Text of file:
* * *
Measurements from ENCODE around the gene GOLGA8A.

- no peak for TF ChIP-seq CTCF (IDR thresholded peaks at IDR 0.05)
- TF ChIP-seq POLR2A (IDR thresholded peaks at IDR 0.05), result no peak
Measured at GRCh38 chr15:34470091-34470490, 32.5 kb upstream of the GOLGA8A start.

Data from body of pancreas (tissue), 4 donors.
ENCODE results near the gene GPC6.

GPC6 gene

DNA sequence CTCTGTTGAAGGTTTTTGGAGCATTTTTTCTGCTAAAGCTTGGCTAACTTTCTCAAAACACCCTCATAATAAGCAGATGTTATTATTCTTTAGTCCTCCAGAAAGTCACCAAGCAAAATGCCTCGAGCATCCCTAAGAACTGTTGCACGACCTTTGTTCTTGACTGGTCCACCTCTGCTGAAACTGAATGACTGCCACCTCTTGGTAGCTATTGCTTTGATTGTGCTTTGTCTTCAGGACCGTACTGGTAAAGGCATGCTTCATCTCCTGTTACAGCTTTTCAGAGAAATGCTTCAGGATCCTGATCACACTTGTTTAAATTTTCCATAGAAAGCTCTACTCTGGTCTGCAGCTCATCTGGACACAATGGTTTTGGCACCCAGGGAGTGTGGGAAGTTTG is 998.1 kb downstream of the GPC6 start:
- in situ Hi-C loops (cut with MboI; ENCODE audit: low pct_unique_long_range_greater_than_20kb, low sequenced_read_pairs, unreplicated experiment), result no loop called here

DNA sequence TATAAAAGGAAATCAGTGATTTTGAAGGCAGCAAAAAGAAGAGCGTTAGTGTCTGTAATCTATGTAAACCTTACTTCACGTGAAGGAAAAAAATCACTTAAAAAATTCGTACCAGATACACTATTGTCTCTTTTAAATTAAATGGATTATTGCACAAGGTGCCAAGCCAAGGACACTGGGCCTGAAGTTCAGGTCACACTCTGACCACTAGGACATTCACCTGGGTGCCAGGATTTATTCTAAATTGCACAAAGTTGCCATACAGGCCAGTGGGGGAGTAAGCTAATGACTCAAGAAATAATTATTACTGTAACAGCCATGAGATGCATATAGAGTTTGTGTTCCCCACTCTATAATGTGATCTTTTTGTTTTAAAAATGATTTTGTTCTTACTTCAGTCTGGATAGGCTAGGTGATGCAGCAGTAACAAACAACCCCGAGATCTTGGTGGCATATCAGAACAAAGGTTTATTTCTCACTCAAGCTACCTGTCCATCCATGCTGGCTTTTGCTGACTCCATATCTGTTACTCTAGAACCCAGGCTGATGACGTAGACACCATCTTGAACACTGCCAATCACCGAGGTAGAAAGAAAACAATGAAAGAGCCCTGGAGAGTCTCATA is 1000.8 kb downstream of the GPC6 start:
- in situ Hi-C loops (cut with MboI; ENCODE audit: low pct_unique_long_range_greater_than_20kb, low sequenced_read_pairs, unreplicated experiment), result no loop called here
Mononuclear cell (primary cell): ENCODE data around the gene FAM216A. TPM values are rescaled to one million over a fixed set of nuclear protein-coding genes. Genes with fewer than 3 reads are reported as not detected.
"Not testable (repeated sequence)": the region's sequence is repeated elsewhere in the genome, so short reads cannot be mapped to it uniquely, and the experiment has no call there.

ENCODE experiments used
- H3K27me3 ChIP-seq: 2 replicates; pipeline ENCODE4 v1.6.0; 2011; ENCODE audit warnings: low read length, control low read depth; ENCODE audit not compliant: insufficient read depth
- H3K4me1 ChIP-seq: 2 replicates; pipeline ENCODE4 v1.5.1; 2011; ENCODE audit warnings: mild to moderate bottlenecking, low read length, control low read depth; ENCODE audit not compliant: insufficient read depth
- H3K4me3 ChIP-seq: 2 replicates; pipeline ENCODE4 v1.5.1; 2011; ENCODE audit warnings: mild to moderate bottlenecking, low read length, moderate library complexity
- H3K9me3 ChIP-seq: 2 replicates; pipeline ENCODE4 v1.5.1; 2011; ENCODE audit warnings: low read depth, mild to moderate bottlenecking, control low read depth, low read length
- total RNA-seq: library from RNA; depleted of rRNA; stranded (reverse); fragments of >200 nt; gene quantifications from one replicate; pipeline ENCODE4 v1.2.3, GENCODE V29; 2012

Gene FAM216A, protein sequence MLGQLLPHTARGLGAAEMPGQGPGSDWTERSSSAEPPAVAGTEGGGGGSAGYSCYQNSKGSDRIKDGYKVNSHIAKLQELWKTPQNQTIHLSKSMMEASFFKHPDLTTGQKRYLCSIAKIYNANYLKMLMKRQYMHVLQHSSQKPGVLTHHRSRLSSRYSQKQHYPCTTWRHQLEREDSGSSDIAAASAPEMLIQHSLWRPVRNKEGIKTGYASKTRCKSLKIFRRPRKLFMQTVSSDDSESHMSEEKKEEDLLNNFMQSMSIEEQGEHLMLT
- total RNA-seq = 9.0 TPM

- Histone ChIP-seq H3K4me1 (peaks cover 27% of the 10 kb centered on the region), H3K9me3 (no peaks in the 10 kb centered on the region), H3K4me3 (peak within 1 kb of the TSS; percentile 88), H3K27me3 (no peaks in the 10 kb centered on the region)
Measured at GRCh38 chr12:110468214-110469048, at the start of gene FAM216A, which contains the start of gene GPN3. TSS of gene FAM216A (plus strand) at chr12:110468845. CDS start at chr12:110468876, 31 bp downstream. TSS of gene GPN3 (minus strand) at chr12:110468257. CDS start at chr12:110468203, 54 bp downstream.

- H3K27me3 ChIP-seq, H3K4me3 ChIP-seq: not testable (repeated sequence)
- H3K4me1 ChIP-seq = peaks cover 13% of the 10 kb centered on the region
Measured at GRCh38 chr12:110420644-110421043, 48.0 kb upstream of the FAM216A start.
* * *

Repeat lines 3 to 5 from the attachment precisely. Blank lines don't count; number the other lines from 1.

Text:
- TF ChIP-seq POLR2A (IDR thresholded peaks at IDR 0.05), result no peak
Measured at GRCh38 chr15:34470091-34470490, 32.5 kb upstream of the GOLGA8A start.

Data from body of pancreas (tissue), 4 donors.